The 51st Directing Council today approved the eHealth Strategy and Action Plan, which seeks to improve access to and quality of health services through the use of information and communication technologies (ICTs). Among other things, these technologies are expected to increase efficiency in the use of time and resources and improve inputs for complex decision-making, including for patient diagnosis and treatment.
PAHO Director Dr. Mirta Roses said the new strategy would help consolidate regional eHealth initiatives, prevent duplication of efforts, and ensure optimal use of human and financial resources. She said the strategy had been developed in consultation with institutions including the Economic Commission for Latin America and the Caribbean (ECLAC), the Latin American and Caribbean Economic System (SELA), and the Organization of American States (OAS).
The Director of the Pan American Health Organization, Dr. Mirta Roses, reinforced the role of this strategy to consolidate regional initiatives so as to avoid duplication and ensure value for human and financial resources. He referred specifically to the integration for the development of the strategy of institutions such as ECLAC, SELA and the Organization of American States (OAS).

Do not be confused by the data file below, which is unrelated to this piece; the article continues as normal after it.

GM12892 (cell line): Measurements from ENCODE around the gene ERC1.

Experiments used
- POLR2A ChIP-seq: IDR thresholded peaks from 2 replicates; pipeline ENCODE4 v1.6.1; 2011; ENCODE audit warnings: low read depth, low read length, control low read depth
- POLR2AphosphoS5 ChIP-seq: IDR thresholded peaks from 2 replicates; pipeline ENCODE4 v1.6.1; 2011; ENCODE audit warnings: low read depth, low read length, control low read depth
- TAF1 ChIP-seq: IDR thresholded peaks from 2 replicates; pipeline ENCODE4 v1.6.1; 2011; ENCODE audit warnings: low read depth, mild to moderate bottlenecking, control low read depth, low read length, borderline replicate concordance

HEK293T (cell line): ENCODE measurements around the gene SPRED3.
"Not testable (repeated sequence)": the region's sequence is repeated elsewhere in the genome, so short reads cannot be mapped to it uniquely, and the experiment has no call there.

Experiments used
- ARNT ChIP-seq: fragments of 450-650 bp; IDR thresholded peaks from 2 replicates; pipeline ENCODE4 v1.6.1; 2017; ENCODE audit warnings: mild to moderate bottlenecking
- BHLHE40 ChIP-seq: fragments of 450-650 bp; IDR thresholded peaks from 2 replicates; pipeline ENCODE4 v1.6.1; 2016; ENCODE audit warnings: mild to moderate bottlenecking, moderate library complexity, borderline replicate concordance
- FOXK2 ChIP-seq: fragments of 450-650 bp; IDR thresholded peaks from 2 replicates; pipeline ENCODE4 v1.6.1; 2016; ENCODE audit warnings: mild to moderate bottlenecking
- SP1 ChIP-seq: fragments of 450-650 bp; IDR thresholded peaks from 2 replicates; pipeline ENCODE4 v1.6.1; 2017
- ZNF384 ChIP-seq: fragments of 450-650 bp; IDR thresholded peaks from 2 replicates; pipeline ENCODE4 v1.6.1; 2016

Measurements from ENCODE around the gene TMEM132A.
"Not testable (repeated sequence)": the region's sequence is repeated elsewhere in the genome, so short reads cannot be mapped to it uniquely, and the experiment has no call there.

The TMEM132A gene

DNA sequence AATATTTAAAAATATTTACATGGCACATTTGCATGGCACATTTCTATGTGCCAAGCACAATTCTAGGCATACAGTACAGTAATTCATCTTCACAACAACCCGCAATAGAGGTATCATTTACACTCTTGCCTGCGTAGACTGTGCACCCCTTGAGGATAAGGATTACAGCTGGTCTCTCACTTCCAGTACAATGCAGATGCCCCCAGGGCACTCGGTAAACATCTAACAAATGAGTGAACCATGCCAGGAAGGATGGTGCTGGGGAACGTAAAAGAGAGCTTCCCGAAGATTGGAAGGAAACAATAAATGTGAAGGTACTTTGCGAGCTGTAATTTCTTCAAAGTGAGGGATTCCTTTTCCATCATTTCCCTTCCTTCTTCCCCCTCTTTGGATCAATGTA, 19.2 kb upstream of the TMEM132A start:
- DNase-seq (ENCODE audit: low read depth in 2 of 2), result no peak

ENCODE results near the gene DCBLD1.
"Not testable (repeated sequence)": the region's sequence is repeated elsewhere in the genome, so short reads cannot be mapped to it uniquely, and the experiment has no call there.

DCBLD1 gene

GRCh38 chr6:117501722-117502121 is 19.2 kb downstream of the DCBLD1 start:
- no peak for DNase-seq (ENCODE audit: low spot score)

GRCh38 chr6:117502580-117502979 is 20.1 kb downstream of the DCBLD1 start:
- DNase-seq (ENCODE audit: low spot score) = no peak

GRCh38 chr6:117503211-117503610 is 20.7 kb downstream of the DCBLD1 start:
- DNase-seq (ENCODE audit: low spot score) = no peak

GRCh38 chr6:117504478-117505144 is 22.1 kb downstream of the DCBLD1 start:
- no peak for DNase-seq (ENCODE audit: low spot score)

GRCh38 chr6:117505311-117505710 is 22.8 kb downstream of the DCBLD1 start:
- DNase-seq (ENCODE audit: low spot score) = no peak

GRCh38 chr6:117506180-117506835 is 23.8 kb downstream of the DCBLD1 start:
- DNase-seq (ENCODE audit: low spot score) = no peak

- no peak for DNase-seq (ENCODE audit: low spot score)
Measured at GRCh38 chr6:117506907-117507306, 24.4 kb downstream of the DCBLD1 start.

PAHO’s Area Manager for Knowledge Management and Communication, Marcelo D’Agostino, said it was important to develop new norms and standards to ensure interoperability and to facilitate information exchange at the national and international levels. He also said eHealth technologies allow doctors and patients to relate in new ways. “We need to work with other agencies and institutions responsible for technological infrastructure to ensure access” to information and knowledge technologies, he added.
Delegations from 18 countries expressed their support for the strategy and commented on the current situation in the region.
The new eHealth strategy will promote, among others, the use of: electronic medical records (or electronic health records); teleHealth, which involves the delivery of health services using ICTs, specifically where geographical distance presents a barrier to health care; mHealth, which employs mobile devices such as cellular phones and wireless patient-monitoring devices for medical purposes; eLearning, to increase access to distance education; continuing education for health professionals utilizing ICTs; and interoperability and standardization, which promotes compatibility between different technologies and the use of common eHealth standards.